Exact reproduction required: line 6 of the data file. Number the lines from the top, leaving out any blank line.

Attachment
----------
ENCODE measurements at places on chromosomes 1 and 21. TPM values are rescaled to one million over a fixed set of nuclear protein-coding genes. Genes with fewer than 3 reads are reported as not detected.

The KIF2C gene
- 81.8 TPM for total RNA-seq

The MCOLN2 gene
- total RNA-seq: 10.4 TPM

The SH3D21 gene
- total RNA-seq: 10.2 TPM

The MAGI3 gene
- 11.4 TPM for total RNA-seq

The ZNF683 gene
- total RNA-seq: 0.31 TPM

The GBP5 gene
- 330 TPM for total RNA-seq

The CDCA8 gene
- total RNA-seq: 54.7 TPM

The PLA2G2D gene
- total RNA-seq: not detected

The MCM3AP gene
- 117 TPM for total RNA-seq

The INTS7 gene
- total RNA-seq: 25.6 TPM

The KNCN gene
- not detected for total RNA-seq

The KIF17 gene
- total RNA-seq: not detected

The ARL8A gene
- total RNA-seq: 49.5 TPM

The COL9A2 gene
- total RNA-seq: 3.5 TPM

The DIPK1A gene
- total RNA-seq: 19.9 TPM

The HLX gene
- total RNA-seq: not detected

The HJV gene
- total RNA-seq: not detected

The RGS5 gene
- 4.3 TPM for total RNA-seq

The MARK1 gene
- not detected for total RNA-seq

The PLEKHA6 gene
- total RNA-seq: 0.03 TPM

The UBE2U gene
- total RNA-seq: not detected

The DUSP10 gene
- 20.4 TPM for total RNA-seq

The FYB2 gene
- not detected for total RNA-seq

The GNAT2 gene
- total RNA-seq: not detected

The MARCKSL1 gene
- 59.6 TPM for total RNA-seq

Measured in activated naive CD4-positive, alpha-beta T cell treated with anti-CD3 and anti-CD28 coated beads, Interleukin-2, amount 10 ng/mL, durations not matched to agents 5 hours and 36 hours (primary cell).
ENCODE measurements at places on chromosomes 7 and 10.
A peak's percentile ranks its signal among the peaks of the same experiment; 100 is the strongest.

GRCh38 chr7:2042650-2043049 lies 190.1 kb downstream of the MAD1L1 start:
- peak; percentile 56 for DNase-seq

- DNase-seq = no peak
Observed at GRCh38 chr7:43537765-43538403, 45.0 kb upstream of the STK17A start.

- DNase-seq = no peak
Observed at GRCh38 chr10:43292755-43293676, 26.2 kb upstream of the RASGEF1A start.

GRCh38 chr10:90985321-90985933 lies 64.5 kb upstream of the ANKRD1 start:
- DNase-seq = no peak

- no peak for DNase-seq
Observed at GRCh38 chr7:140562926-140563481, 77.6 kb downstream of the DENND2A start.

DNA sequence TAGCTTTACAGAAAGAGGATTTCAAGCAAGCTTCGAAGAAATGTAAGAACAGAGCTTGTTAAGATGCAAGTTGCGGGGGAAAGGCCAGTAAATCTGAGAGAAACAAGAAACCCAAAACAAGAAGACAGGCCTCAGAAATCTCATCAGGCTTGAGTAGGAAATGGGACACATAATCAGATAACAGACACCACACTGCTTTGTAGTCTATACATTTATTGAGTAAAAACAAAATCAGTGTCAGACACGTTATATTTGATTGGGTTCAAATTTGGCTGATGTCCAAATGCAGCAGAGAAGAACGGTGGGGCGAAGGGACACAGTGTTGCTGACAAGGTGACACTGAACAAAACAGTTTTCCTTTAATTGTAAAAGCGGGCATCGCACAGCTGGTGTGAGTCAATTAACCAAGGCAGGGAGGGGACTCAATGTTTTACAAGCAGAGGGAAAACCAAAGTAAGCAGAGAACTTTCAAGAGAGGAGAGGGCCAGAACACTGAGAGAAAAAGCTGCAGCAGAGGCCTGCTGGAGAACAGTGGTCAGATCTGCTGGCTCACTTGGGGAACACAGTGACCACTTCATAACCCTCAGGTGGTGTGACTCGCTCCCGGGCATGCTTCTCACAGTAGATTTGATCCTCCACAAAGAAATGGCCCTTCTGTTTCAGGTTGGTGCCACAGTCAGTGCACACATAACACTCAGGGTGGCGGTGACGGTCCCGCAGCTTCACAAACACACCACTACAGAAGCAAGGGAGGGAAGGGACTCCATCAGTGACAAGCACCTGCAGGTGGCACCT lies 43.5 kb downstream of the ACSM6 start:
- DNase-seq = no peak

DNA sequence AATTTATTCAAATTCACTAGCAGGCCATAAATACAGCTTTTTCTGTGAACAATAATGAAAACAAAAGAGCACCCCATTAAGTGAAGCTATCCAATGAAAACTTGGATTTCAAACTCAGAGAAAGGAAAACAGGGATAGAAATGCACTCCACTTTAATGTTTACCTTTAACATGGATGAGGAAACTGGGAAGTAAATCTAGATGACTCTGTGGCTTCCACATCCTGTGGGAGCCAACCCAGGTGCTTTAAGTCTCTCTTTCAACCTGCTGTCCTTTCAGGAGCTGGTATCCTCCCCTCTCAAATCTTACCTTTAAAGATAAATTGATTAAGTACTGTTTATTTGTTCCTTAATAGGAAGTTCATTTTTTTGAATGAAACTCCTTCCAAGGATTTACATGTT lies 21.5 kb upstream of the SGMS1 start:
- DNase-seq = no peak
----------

The SH3D21 gene